Data compiled by the society and community interest group Democracy Club shows there was less than a 1% increase in the number of female councillors across England between 2019 and 2021.
At the latest elections in May, 34% of councillors elected were women.
The society said although there had been an increase in the amount of councils with maternity and paternity policies, the number that did not have any was still “shocking”, particularly alongside the “glacial” change in women’s representation in local politics.
It has urged councils to follow guidelines set out by the LGA and adopt parental leave policies, while calling on the government to make remote council meetings legal “to support women with caring responsibilities”.
Regionally, the south west of England has the lowest female representation, at 31%, and London the highest, with 41%.
Craven in Yorkshire had the lowest proportion of female councillors, at 10%, while Brighton and Hove in Sussex had the most, at 56%.
Fifteen areas overall achieved at least a 50:50 gender split across councillors.
Joeli Brearley, founder of the gender equality campaign group Pregnant Then Screwed, said she was not surprised to see that most councillors did not have access to parental leave, but that it was “deeply concerning” and was clearly having an impact on recruitment.
“It’s very difficult for women, once they’ve given birth, if they are a councillor, to feel like they can take time off from their work to take the time required to recover and bond with their child,” she said.
“We know that women do the lion’s share of the caring, so if there isn’t provision in place to give the ability to do this unpaid labour, in addition to paid labour, then it will affect their ability to do a job.”
Ms Brearley added that not providing a maternity and paternity policy in any other type of employment would be illegal, “yet we seem to think its fine to force councillors and MPs back into the workforce days after giving birth – that just seems crackers to me”.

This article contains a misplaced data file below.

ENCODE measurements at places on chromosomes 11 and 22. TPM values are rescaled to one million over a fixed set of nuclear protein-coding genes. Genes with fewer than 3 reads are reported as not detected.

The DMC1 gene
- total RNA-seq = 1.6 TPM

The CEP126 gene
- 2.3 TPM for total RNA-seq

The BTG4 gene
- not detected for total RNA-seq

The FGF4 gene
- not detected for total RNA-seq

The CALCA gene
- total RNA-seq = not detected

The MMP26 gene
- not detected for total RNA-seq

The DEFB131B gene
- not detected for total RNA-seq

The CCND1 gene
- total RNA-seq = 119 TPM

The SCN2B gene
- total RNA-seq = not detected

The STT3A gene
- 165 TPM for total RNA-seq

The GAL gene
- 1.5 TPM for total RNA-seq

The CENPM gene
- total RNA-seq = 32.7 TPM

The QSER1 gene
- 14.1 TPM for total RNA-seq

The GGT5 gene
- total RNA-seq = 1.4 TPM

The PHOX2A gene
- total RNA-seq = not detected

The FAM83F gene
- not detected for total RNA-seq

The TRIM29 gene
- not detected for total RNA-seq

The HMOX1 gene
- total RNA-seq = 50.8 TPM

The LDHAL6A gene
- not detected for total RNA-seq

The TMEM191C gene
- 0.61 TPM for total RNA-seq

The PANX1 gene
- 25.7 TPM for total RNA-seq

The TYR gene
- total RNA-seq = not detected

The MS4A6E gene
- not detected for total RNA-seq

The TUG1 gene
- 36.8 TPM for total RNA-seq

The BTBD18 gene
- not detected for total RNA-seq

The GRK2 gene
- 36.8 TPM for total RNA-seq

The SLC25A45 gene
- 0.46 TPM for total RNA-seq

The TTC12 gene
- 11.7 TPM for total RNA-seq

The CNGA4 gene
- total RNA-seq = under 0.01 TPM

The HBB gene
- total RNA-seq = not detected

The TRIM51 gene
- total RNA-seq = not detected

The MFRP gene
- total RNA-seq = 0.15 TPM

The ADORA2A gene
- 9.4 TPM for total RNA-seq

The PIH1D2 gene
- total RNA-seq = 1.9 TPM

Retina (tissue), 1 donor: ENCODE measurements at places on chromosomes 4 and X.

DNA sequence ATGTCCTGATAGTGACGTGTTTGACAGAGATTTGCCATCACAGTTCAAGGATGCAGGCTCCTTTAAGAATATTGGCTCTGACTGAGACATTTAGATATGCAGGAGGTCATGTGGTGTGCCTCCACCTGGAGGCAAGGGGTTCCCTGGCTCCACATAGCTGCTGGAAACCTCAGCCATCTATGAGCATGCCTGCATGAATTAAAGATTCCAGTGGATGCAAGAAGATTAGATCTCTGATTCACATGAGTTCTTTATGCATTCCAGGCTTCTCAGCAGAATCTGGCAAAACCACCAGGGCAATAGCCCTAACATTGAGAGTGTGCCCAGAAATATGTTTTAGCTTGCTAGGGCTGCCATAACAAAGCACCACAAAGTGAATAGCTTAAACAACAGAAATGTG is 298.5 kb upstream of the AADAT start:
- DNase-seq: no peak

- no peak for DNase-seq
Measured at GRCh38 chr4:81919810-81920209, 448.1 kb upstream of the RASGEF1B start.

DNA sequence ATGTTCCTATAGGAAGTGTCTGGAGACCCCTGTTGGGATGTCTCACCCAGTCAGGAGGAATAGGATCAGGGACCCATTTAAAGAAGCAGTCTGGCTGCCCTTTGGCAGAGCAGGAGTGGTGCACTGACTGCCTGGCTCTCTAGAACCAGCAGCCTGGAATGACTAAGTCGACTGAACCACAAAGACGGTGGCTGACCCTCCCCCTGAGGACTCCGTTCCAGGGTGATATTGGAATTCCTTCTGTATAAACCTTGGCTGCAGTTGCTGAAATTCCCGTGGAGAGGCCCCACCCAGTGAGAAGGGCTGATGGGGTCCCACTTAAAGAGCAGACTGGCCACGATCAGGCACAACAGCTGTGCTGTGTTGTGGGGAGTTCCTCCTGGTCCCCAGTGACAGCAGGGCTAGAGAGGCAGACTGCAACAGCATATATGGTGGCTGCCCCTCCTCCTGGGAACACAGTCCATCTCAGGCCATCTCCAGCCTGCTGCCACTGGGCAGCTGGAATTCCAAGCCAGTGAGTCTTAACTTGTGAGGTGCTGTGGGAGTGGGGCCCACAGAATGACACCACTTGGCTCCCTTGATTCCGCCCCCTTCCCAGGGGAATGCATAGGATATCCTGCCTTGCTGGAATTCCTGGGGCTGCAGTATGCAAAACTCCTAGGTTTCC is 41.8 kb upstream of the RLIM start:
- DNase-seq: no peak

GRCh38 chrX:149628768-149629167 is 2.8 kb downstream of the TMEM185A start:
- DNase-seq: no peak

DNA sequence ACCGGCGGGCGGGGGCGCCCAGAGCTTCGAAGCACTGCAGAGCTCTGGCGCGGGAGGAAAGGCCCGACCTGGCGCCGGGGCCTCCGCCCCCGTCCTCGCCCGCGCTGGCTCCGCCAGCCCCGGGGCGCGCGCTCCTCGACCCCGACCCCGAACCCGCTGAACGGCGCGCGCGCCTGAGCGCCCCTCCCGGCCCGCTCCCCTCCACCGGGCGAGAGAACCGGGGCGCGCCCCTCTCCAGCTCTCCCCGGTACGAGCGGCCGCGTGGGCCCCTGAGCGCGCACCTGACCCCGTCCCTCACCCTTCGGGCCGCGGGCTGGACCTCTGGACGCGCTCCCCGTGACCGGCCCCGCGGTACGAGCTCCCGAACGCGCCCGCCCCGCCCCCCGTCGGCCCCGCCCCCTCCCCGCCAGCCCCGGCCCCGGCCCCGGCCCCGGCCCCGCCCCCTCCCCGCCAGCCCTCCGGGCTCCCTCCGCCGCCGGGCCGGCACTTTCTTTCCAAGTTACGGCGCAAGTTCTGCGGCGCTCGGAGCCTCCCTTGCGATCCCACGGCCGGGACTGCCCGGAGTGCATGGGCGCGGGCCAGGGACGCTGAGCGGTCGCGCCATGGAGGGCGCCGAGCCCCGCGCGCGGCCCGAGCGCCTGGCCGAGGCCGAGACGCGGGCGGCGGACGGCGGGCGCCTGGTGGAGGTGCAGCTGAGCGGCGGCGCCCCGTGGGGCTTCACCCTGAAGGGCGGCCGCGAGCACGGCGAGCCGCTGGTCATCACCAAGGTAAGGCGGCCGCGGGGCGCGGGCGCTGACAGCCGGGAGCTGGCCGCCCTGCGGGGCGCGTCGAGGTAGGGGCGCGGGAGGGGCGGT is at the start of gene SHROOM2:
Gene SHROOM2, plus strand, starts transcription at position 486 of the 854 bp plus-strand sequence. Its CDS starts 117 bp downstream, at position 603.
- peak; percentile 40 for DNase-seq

A spokesman for the LGA said: “A number of councils have already introduced a parental leave policy and the LGA will continue to work with all councils to encourage people of all backgrounds to consider standing for public office.”
Parental rights in the UK
- Mothers are entitled to up to 52 weeks’ maternity leave
- Mothers must take at least two weeks’ leave after the baby is born (or four weeks if they work in a factory)
- Mothers are eligible to be paid for six weeks at 90% of their average weekly earnings and 33 weeks at £151 per week or 90% of their average weekly earnings (if lower)
- Fathers can take two weeks’ statutory paternity leave at up to £151 a week
- Some couples are entitled to shared parental leave of up to 50 weeks and 37 weeks of pay
- Some employers give contractual maternity pay as a benefit, what is paid varies, but is more than Statutory Maternity Pay
- Others are eligible for Maternity Allowance, paid by the government, this is usually for people who’ve been employed or self-employed for 26 weeks in the 66 weeks before their due date